PMCID: PMC3103595  PMID: 21440552
RAF1; calcineurin; MEK1/2; ERK1/2; hypertrophic cardiomyopathy; Noonan/LEOPARD syndrome; cardiomyocyte hypertrophy
6.  Targeted Genome-Wide Enrichment of Functional Regions 
PLoS ONE  2010;5(6):e11138.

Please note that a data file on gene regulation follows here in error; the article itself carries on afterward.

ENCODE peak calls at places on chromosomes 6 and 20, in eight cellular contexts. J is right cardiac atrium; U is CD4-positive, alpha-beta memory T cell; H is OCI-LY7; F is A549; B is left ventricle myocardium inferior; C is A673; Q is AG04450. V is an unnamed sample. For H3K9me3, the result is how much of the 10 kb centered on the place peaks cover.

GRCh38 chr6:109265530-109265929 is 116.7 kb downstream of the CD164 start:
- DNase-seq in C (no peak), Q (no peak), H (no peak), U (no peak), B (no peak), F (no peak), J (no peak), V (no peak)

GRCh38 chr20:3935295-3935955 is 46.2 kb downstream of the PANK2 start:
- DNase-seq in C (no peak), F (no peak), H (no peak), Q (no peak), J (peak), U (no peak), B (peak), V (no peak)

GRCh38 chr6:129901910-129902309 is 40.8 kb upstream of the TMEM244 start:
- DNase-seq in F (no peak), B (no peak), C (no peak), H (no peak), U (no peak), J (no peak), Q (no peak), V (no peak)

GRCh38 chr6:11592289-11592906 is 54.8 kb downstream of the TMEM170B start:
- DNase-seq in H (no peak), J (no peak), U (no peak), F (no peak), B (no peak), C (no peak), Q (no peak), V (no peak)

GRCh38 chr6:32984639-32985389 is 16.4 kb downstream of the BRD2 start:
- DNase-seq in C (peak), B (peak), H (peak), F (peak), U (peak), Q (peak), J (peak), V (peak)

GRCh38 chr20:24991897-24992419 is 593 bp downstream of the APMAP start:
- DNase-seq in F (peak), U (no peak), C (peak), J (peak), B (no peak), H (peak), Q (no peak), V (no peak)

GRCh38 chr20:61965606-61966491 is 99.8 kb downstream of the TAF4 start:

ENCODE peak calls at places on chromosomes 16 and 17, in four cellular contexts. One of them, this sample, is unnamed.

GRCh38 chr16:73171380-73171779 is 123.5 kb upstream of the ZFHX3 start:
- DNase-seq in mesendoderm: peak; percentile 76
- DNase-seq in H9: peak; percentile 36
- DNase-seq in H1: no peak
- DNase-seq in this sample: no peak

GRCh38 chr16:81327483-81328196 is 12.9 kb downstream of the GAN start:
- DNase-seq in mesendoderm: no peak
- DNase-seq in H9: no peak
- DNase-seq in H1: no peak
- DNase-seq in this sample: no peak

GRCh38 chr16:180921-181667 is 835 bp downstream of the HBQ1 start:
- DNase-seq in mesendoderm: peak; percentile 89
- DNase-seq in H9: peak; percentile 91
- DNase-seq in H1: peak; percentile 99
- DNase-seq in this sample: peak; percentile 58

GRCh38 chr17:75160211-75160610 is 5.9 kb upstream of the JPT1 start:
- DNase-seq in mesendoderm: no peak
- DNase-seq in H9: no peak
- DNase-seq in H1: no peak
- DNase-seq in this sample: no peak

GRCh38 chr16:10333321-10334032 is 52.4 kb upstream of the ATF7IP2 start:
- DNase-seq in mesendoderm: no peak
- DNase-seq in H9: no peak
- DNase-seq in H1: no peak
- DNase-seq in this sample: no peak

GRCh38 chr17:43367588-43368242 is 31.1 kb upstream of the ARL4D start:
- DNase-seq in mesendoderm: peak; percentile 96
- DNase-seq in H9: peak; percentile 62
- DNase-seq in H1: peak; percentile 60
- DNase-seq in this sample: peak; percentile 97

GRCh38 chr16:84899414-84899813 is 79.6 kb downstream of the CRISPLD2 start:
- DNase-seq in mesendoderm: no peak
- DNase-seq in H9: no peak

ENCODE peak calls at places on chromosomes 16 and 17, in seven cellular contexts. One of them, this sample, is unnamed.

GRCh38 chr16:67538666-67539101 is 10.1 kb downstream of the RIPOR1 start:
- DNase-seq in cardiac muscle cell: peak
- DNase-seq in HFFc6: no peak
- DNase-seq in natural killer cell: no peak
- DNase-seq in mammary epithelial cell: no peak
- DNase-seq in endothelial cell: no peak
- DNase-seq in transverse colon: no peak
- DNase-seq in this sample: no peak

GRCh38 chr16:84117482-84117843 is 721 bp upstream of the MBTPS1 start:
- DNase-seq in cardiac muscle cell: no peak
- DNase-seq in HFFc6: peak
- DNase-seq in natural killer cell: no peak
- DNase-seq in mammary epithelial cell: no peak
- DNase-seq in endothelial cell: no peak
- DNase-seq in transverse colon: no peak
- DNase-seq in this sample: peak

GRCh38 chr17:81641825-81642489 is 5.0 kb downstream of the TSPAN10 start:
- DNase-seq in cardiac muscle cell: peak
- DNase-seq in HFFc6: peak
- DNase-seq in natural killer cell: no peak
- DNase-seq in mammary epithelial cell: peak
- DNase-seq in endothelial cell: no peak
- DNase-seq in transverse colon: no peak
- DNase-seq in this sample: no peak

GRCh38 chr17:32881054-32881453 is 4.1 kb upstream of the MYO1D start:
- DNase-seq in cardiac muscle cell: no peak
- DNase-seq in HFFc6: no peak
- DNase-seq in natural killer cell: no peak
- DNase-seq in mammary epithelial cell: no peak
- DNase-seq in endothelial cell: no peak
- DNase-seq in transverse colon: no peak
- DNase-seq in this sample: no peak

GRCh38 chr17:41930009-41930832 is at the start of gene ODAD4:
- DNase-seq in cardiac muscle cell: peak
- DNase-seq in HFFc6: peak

Only a small fraction of large genomes such as that of the human contains the functional regions such as the exons, promoters, and polyA sites. A platform technique for selective enrichment of functional genomic regions will enable several next-generation sequencing applications that include the discovery of causal mutations for disease and drug response. Here, we describe a powerful platform technique, termed “functional genomic fingerprinting” (FGF), for the multiplexed genomewide isolation and analysis of targeted regions such as the exome, promoterome, or exon splice enhancers. The technique employs a fixed part of a uniquely designed Fixed-Randomized primer, while the randomized part contains all the possible sequence permutations. The Fixed-Randomized primers bind with full sequence complementarity at multiple sites where the fixed sequence (such as the splice signals) occurs within the genome, and multiplex amplify many regions bounded by the fixed sequences (e.g., exons). Notably, validation of this technique using cardiac myosin binding protein-C (MYBPC3) gene as an example strongly supports the application and efficacy of this method. Further, assisted by genomewide computational analyses of such sequences, the FGF technique may provide a unique platform for high-throughput sample production and analysis of targeted genomic regions by the next-generation sequencing techniques, with powerful applications in discovering disease and drug response genes.